Two paramedics in the southern Ontario city of Hamilton are facing criminal charges for failing to provide adequate care to a fatally wounded 19-year-old who was shot last year as he tried to break up a fight.
Yosif Al-Hasnawi, a university student and an aspiring doctor, was leaving a mosque in central Hamilton on the evening of Dec. 2 when he and a friend saw two young men accosting an older man.
Al-Hasnawi was shot as he tried to intervene. He was taken to hospital and died a short time later.
However, some witnesses present on the night of the shooting questioned the response by Hamilton paramedics and claimed the paramedics didn’t appear to take the injuries seriously and lost precious time before finally transporting Al-Hasnawi to hospital.
Witnesses also said paramedics accused the wounded young man of exaggerating the extent of his injuries.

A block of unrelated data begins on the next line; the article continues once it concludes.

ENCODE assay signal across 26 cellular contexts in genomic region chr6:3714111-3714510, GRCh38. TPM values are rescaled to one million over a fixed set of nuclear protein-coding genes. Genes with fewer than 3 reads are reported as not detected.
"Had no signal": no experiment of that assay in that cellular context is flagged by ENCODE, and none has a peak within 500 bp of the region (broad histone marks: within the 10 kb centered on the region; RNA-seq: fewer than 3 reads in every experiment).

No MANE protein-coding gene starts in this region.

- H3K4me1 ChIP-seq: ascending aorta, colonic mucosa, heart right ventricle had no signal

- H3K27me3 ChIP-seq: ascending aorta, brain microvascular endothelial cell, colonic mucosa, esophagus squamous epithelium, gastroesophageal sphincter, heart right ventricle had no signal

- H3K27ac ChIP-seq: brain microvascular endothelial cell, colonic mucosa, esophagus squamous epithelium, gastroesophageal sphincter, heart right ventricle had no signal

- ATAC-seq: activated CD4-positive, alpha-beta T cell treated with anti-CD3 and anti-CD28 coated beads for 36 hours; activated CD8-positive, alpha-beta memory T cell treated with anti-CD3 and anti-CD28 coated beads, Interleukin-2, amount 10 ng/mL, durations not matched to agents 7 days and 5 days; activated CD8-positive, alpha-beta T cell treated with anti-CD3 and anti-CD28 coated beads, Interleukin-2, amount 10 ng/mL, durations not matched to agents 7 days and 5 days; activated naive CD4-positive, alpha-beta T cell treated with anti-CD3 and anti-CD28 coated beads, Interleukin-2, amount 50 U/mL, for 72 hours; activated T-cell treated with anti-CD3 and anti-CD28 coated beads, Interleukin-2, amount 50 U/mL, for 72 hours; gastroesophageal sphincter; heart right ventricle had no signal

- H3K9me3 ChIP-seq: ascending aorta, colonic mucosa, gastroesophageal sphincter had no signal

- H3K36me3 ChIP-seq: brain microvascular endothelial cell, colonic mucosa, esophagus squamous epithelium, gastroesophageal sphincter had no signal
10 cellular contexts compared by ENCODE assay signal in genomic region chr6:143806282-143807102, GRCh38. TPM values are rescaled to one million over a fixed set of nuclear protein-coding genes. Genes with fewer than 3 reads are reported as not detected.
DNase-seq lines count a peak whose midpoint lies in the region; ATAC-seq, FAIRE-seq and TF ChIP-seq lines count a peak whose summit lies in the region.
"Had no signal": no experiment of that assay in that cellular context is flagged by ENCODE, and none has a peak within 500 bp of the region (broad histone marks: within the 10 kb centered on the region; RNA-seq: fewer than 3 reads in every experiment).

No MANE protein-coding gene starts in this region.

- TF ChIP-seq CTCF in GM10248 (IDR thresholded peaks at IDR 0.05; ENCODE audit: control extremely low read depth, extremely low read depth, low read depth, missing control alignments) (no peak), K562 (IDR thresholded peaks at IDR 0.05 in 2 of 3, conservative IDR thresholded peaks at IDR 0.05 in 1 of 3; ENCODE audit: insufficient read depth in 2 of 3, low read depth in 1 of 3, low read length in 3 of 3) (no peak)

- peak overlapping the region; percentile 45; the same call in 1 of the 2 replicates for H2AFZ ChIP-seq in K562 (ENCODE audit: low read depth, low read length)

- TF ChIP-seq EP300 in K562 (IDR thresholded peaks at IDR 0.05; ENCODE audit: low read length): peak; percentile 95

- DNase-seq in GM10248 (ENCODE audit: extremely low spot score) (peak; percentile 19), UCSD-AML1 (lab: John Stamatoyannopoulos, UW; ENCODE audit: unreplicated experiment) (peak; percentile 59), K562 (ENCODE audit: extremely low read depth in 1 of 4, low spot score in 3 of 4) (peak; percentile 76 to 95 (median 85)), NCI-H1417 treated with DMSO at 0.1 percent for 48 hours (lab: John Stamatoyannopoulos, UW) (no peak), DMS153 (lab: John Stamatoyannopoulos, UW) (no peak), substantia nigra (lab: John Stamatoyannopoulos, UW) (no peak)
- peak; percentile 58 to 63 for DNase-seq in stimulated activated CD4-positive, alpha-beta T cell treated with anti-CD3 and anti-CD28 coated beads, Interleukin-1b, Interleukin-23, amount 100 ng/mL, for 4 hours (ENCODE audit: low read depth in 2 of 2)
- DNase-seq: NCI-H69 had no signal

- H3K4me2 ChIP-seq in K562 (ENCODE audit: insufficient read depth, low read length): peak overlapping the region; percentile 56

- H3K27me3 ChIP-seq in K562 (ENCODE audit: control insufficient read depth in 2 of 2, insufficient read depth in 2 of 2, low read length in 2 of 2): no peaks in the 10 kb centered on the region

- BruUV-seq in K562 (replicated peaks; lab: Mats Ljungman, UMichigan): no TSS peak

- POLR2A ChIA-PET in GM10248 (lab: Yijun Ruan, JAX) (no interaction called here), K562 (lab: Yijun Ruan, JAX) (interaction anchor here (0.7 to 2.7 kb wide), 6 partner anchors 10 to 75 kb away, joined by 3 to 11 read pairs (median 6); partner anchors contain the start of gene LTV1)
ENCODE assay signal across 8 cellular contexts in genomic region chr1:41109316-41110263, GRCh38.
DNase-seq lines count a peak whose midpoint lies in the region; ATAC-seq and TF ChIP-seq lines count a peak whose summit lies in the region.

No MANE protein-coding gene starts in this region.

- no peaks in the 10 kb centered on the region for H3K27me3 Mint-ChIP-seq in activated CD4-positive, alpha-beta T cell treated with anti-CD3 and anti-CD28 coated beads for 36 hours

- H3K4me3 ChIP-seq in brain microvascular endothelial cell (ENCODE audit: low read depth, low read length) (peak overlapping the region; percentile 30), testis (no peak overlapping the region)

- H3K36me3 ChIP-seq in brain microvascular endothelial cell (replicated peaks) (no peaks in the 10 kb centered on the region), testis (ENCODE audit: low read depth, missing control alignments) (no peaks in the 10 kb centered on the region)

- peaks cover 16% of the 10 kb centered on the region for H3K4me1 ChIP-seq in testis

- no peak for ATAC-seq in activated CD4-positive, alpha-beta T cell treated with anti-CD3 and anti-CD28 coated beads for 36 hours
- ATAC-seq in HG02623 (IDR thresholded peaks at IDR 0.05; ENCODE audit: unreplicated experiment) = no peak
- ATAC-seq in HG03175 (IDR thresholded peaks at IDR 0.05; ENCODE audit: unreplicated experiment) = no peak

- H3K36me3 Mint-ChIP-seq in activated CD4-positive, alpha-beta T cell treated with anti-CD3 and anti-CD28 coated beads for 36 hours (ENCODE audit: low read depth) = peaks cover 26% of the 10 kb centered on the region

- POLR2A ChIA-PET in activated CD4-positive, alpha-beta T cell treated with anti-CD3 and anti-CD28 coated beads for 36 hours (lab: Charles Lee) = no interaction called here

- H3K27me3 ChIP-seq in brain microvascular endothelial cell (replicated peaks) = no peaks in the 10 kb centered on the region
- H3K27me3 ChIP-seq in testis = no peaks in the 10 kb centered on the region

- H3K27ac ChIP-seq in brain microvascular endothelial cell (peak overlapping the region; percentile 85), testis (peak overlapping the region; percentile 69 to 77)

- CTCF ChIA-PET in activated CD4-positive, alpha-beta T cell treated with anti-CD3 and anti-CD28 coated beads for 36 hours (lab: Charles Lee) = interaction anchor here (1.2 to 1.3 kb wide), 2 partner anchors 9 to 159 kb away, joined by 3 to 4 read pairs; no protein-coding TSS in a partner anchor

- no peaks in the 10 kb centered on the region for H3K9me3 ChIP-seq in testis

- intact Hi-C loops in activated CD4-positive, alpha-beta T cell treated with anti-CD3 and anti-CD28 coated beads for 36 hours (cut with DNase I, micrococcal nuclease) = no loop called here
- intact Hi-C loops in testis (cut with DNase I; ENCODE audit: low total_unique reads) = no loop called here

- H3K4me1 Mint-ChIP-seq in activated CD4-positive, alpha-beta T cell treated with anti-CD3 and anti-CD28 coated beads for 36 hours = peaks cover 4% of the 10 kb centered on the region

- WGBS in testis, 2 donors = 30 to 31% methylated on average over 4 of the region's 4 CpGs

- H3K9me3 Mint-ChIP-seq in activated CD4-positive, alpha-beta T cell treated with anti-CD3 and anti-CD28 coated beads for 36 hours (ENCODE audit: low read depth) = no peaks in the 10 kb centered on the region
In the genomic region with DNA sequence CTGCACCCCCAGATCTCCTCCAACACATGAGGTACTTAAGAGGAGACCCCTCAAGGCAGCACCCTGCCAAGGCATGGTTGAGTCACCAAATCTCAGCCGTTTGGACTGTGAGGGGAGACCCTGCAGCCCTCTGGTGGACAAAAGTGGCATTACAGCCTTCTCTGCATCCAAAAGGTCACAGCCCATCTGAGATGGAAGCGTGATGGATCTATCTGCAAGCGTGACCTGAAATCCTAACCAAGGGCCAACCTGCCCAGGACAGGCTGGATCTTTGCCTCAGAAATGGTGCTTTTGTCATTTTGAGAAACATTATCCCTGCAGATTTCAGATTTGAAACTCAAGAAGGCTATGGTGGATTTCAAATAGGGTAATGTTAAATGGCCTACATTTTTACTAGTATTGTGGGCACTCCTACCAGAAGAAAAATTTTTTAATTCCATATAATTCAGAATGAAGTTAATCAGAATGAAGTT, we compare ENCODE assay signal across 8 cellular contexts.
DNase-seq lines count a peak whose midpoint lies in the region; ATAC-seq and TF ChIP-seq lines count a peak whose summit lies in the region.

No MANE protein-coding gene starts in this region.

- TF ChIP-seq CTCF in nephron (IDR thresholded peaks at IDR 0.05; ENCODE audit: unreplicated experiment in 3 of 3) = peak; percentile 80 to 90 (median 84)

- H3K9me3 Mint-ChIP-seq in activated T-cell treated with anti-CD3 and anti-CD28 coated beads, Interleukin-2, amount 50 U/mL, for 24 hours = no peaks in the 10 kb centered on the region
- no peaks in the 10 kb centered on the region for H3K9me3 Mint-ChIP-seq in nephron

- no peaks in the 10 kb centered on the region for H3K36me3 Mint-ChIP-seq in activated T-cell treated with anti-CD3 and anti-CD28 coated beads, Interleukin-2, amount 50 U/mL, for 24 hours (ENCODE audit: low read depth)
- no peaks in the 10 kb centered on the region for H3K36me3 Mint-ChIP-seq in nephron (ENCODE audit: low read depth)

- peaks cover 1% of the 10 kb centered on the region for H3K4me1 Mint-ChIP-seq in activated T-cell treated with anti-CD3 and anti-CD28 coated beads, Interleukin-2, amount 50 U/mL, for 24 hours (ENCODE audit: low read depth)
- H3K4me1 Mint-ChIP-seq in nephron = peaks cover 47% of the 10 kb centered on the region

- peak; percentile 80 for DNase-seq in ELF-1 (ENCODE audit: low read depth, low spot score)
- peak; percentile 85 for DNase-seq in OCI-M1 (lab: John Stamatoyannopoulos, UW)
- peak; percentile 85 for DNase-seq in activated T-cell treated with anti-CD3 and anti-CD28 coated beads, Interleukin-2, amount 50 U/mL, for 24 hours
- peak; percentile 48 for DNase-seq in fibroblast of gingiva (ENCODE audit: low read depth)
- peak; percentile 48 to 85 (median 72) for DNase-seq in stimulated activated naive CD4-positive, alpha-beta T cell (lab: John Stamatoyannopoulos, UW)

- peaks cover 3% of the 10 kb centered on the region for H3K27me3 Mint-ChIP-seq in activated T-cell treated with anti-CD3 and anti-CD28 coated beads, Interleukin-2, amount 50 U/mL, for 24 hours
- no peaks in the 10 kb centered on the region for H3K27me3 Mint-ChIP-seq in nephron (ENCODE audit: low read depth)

‘Precedent-setting criminal charges’
The union representing the paramedics said in a statement that they will vigorously defend against the charges.
“These precedent-setting criminal charges are game changers for our paramedic profession and we are confident that when the totality of the evidence is provided, they will be vindicated,” Mario Posteraro, president of OPSEU Local 256, said in an email.
“A criminal conviction requires proof of guilt beyond a reasonable doubt.”
$10 million civil lawsuit
Al-Hasnawi’s father and two brothers filed a $10 million civil lawsuit in January against Hamilton’s paramedics, alleging they failed to properly treat the man and claiming that their family suffered extreme emotional and mental distress.
They said paramedics and Hamilton police were negligent and incompetent when they failed to administer first aid or promptly transfer him to hospital.
The lawsuit also names St. Joseph’s Healthcare Hamilton and the two men charged in the shooting.
Dale Burningsky King, 19, was charged with second-degree murder in connection with the death of Al-Hasnawi. James Matheson, 20, was charged with accessory after the fact of murder.
With files from The Canadian Press